I personally think this is great anecdotal research. These are the sorts of starter questions that smart artists and producers should be asking their prospective user base, whatever the age. Thanks to the advent of things like Topspin, the old divide between digital and tangible content is thinner than ever, and it’s going to become more important for “content creators” to offer products and services that bridge the two worlds. And the beautiful thing is that, as the distribution and fulfillment tools get more sophisticated, it will become easier to cater to individual consumers’ tastes. It’s an exciting time to be in the grassroots arts industry.

  • [...] just read a blog post by the artist Nina Paley about a talk she gave to some teens and what they felt was the best way to support artists (when [...]

  • Teen number 7 is most likely the most valuable person for an artist to have as a fan. The biggest problem MOST artists have isn’t piracy, it’s obscurity. If no one has heard of me, how on earth am I going to get anyone to pay me? I NEED people to promote my brand and be an evangelist for my work. And maybe, if I get lucky as an artist (of whatever kind), enough people will pirate my work that my name and brand become valuable and sought after. That’s when I can actually start to make some money.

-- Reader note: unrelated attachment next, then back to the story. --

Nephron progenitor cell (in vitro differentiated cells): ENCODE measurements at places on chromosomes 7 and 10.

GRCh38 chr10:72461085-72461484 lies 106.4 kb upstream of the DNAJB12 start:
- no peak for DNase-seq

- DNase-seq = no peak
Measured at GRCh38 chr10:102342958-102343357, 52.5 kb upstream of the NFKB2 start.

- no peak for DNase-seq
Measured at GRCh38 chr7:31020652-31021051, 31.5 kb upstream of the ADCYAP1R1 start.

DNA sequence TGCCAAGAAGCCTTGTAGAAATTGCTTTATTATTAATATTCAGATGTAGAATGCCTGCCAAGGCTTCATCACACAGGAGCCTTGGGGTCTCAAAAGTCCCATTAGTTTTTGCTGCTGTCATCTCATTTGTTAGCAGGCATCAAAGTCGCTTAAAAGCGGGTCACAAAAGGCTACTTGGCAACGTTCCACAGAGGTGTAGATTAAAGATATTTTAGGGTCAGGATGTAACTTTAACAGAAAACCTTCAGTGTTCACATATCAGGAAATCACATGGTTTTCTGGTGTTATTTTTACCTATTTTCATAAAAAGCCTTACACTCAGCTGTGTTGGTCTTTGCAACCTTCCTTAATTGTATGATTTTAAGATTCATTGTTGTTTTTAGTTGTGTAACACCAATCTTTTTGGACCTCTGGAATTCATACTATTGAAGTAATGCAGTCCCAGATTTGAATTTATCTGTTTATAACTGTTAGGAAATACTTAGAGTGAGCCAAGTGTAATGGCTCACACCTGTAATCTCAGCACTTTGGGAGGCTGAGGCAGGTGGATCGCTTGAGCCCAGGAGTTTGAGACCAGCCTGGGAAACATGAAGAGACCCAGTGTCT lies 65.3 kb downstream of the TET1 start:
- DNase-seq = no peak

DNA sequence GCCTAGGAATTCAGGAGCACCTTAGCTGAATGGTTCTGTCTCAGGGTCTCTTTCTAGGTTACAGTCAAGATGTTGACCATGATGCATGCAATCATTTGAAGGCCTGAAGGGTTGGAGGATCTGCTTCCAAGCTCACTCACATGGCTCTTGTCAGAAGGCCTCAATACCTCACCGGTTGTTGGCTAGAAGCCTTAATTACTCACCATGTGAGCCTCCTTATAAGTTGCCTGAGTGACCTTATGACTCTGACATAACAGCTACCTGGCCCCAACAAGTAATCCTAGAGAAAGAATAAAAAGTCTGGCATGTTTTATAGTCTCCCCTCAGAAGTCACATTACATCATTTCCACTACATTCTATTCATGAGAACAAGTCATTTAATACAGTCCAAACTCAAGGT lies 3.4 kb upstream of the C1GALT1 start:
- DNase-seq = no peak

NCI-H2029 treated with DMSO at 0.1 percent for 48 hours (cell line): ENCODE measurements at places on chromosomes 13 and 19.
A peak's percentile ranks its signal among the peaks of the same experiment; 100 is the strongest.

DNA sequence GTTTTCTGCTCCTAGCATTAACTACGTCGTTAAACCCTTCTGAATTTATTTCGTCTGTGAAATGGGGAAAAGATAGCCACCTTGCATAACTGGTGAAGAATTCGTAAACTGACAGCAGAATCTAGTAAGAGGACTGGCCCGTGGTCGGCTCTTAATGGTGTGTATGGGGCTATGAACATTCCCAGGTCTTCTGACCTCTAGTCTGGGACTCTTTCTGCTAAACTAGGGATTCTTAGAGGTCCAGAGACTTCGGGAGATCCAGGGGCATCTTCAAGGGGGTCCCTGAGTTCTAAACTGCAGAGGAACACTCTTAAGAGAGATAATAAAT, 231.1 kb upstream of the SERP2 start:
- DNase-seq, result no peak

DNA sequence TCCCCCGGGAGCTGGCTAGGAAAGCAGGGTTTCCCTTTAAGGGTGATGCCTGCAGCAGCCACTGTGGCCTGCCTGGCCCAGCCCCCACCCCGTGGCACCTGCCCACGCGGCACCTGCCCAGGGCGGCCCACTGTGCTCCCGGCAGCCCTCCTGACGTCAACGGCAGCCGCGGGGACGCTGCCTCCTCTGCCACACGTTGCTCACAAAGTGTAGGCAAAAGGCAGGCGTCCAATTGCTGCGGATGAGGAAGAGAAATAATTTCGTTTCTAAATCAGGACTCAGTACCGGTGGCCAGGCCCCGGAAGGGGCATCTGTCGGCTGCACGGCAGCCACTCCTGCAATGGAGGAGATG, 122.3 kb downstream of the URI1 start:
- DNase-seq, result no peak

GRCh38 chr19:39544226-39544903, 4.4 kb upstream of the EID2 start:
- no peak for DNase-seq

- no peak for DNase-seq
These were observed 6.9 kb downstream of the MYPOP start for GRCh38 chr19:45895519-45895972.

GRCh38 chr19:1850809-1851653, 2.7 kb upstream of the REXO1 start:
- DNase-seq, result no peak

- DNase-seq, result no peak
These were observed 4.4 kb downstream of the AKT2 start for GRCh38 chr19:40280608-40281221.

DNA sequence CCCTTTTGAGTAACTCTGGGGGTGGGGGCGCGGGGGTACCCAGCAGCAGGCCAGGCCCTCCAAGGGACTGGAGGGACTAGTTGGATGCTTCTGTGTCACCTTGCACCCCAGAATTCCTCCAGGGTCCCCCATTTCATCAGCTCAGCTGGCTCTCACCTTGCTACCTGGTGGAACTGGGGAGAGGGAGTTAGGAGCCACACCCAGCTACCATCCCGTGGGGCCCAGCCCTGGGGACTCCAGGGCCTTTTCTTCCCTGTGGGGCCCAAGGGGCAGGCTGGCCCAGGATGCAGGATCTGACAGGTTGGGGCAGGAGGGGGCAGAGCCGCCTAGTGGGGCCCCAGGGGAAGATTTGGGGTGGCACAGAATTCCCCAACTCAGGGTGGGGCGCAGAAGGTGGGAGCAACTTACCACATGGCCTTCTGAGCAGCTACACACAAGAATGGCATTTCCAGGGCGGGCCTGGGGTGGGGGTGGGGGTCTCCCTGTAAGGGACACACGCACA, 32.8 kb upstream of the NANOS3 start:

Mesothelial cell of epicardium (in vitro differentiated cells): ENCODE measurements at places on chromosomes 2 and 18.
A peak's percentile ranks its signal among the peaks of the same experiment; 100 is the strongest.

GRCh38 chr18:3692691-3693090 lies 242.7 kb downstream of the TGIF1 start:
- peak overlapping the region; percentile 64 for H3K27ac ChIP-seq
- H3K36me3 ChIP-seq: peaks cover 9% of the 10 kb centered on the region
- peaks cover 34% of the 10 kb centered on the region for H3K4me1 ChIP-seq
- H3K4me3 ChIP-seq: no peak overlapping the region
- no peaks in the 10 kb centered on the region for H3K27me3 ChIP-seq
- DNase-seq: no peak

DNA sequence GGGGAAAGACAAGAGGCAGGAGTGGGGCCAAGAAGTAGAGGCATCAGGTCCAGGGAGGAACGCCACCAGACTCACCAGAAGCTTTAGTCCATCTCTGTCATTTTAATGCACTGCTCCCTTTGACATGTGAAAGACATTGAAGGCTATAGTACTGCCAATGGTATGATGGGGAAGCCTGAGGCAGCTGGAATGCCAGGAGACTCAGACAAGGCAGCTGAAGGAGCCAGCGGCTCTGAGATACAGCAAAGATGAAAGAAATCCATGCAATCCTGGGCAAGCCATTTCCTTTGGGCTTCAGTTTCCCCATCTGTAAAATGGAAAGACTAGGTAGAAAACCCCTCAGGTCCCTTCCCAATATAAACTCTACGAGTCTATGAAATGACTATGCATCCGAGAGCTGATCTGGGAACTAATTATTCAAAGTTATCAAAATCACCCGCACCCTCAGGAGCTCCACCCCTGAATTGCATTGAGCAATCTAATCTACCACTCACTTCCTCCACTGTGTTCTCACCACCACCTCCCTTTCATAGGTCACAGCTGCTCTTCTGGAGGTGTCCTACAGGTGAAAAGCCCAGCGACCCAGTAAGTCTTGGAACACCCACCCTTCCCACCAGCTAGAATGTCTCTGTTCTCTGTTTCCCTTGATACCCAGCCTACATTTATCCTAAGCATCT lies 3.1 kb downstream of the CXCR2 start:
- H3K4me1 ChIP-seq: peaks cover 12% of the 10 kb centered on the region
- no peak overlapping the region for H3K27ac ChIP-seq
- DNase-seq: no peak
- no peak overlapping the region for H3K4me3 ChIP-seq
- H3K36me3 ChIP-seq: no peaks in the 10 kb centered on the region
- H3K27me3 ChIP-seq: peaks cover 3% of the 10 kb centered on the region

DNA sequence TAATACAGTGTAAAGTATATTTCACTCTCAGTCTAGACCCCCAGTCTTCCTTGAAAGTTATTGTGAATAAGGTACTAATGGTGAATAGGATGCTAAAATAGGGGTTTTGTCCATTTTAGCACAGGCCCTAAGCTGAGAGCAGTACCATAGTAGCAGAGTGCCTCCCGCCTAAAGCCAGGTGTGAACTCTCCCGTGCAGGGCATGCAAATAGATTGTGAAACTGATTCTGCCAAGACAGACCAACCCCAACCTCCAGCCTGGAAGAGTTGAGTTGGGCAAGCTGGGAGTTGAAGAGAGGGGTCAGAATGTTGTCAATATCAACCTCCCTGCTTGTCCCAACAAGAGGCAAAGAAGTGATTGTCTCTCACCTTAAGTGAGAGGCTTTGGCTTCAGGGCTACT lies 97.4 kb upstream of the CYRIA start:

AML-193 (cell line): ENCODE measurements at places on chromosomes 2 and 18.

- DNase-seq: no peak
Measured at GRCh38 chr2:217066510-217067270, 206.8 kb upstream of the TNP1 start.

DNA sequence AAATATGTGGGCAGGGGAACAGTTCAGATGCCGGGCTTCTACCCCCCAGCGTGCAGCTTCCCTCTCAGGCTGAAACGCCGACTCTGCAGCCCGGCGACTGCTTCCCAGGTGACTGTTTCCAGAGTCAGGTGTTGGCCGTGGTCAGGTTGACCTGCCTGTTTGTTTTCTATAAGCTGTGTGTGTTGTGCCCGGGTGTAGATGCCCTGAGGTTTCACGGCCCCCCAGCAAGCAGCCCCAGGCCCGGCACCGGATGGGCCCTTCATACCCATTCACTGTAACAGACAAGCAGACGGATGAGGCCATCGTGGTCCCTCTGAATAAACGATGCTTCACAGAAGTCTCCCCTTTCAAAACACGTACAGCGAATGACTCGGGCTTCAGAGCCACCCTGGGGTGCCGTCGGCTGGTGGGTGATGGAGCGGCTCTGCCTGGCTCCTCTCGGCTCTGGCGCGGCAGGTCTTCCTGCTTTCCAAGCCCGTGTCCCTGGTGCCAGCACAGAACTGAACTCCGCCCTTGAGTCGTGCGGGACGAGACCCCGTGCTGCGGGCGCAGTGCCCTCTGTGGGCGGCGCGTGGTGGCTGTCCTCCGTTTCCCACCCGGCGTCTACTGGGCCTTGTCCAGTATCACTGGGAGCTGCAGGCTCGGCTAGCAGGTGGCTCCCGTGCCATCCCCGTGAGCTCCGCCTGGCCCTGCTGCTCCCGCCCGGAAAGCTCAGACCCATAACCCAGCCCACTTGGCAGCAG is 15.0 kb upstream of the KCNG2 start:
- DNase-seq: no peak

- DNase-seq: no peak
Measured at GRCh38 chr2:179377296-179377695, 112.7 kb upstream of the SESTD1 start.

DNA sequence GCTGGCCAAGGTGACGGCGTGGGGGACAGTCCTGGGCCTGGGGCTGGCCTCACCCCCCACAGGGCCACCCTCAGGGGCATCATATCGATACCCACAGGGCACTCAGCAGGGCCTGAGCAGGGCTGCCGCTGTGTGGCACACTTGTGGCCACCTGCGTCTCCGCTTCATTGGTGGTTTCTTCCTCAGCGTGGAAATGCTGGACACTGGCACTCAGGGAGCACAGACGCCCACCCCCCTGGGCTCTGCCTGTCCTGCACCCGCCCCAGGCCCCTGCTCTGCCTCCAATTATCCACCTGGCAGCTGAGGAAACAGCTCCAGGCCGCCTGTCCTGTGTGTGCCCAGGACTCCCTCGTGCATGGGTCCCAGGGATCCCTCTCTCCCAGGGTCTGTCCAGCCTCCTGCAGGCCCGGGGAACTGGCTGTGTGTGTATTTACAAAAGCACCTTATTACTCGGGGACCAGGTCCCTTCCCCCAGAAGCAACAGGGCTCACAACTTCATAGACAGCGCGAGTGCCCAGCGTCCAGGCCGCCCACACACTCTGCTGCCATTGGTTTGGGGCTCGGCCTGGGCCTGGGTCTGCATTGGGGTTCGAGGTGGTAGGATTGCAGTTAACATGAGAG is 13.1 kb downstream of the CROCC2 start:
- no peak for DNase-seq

I’ll take kid number 7 anyday.

  • [...] Aus den paar Antworten sollte klar werden, wofür (junge) Leute Geld ausgeben wollen und wofür nicht. Für etwas Aufregendes, Neues. Etwas, das ihr Leben bereichert. Sauertöpfische Selbstmitleidssänger (ich will hier mal keine Namen nennen) verdienen natürlich kein Geld mit dieser Generation. Gut so. Danke, für die Aufklärung, Nina. [...]

  • [...] Cartoonistin Nina Paley unterhält sich mit 15-17 jährigen über ihren Lebensstil und das Internet und erfährt eine Reihe interessanter Meinungen und Einstellungen. Hier ist der ganze Artikel auf ihrem Blog (in Englisch) [...]

  • @ Jeannette: Steeling means to take something away without paying. This expression simply doesn’t make any sense for a digital copy. In copying it you create a new version of the item every time and free of cost. The source remains untouched.

    It’s not the fault of the kids, that the copyright industry hasn’t developed new business models that are more appropriate to the digital area.